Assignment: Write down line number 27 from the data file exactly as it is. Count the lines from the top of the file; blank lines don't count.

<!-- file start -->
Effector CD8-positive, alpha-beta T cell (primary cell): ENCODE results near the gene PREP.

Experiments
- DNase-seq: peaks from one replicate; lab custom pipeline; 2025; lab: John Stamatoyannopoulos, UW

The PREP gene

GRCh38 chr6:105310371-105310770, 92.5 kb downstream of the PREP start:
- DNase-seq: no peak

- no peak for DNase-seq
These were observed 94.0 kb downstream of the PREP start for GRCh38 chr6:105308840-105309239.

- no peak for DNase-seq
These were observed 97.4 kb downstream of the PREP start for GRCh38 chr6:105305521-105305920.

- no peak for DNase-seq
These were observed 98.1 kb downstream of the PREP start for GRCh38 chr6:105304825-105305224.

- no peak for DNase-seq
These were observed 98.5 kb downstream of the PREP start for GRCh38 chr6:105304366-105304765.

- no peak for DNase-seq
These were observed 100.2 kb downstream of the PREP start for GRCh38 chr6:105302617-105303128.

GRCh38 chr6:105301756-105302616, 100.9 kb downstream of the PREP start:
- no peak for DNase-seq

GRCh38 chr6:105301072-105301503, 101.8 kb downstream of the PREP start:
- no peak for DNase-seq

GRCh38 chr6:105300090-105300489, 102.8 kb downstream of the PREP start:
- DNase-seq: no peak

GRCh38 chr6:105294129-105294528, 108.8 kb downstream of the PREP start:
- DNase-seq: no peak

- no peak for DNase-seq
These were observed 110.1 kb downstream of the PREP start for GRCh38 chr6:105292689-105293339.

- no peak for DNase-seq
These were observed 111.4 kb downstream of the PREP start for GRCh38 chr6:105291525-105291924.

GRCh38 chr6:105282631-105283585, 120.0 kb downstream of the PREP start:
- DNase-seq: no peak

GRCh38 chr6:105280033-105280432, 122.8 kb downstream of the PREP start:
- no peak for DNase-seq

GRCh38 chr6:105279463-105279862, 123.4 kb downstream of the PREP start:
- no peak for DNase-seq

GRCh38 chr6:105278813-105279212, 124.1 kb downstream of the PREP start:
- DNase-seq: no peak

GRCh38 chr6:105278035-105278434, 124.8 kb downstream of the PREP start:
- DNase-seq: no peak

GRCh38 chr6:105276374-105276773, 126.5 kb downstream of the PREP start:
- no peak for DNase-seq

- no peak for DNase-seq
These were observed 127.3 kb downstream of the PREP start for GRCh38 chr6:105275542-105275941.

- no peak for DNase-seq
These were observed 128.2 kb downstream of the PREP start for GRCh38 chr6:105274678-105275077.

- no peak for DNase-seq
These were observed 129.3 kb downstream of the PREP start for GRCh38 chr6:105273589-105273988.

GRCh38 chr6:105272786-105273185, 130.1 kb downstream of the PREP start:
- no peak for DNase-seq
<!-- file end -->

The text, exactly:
- no peak for DNase-seq